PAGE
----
Lymphangioleiomyomatosis (LAM) is a rare lung disease that most commonly affects women in their mid-30s and 40s and causes the growth of cysts composed of smooth muscle and blood vessels in the lungs. These cysts can spread outside the lungs, forming noncancerous tumors on organs in the abdomen and pelvis. Often misdiagnosed as asthma or emphysema, most LAM sufferers experience shortness of breath, collapsed lung, chest pain, and fatigue. LAM is a progressive disease, and there is no known cure.

It is unclear what causes LAM, although estrogen seems to be a factor, because women rarely develop the disease before puberty or after menopause. Smoking isn’t known to cause LAM, as more than half of patients never smoked. Fewer than 2,000 women worldwide are known to have LAM today, including roughly 250 in the United States, and only about 10 men are known to have developed it. LAM is not cancer, but it shares some similarities with conditions that cause uncontrolled growth of benign tumors as well as another condition called tuberous sclerosis. A LAM diagnosis usually is confirmed through various types of imaging scans and pulmonary function tests.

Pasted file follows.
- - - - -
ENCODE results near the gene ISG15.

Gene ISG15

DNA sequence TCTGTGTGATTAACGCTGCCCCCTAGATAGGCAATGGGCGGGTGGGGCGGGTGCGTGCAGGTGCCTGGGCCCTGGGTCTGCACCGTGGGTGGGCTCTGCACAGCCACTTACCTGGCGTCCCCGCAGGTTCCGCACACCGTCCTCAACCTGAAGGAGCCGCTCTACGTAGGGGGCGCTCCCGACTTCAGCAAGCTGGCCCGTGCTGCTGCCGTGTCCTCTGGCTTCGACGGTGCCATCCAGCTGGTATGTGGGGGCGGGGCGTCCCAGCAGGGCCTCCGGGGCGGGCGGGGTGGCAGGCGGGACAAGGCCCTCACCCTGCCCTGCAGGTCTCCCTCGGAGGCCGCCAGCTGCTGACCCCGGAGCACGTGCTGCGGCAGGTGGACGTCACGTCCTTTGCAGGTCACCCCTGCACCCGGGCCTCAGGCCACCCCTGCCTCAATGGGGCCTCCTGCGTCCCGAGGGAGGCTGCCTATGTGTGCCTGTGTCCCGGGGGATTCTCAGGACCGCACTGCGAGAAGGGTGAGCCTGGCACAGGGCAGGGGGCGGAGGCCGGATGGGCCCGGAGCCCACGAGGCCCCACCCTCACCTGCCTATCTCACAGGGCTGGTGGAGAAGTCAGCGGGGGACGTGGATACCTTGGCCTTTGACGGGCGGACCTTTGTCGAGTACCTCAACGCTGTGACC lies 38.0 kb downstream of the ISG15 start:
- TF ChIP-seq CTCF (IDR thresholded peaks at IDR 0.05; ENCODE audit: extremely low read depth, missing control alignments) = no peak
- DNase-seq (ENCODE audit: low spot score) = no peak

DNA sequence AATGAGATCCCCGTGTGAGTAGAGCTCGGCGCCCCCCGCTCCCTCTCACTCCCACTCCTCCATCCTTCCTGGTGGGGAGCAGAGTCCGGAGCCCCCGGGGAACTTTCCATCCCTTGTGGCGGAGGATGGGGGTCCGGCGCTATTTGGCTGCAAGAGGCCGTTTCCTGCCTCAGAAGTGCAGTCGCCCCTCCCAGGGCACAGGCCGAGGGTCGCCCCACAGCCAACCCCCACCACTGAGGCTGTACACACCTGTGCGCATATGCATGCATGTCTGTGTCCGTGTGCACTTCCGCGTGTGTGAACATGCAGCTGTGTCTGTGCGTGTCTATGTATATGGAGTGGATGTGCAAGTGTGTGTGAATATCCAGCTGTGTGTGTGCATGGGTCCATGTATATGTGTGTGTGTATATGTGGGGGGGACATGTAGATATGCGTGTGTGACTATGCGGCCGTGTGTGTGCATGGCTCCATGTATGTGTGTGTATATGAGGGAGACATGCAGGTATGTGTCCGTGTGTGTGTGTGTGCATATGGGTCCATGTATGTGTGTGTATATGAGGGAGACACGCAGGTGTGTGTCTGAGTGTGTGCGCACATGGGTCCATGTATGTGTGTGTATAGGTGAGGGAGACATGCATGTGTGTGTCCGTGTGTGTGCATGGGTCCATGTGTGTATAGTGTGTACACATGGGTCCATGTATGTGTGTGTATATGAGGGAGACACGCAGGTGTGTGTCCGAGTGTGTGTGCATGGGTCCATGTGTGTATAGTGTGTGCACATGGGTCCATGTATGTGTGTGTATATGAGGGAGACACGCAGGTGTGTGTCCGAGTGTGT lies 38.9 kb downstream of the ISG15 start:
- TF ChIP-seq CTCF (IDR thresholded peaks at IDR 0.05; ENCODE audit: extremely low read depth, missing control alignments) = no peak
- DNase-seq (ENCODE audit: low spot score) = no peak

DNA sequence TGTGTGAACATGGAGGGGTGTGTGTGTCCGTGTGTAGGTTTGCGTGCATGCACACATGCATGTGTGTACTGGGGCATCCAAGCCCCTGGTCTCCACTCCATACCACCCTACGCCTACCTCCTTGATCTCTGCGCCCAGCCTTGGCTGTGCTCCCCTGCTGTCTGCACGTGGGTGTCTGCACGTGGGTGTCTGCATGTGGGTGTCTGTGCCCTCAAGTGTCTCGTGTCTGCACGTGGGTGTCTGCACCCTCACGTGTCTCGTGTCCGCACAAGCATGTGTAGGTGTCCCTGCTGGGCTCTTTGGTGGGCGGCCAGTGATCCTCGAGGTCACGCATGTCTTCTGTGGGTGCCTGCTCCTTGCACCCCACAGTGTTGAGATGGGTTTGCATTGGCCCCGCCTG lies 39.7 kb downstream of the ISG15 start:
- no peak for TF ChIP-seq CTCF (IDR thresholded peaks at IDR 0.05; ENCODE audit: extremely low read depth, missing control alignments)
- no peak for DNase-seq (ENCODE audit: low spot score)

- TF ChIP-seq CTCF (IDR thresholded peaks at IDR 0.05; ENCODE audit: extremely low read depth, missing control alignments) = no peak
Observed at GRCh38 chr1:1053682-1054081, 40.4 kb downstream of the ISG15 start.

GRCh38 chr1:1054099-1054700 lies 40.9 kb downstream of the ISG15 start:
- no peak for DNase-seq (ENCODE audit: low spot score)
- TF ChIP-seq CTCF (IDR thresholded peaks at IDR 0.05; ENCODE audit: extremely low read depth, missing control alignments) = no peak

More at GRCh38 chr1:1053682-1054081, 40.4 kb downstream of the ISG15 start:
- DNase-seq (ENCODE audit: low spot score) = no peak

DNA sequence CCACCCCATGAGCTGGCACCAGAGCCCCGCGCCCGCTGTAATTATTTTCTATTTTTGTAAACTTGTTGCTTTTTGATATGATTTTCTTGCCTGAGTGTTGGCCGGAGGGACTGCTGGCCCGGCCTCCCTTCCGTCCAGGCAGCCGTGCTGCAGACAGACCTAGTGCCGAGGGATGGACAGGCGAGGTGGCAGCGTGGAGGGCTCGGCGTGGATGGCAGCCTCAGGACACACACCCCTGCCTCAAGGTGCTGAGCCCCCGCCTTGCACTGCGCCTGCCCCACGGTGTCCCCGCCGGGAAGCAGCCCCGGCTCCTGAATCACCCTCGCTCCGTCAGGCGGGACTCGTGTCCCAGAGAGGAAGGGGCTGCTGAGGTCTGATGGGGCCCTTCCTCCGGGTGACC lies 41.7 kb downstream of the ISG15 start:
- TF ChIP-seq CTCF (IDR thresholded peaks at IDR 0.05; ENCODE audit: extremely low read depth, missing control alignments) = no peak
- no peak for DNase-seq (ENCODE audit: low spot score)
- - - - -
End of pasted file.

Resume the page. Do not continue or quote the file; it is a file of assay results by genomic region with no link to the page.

UAB is home to one of only 24 LAM (lymphangioleiomyomatosis) clinics in the nation, as designated by the LAM Foundation. Offering a wide array of diagnostic and therapeutic services, the clinic provides multidisciplinary care for patients as well as support for their families. As part of The LAM Foundation Clinical Research Network, UAB conducts clinical trials to advance the discovery of improved treatments and prevention for this rare disease.

The LAM clinic is staffed by pulmonologists, radiologists, and pathologists who specialize in diagnosing LAM; interventional radiologists with expertise in smooth muscle tumor embolization; and cardiothoracic surgeons specializing in pleurodesis (preventing fluid buildup in the lungs) as well as lung transplants. Other essential members of the LAM clinic team include respiratory therapists, nutritionists, and physical therapists.

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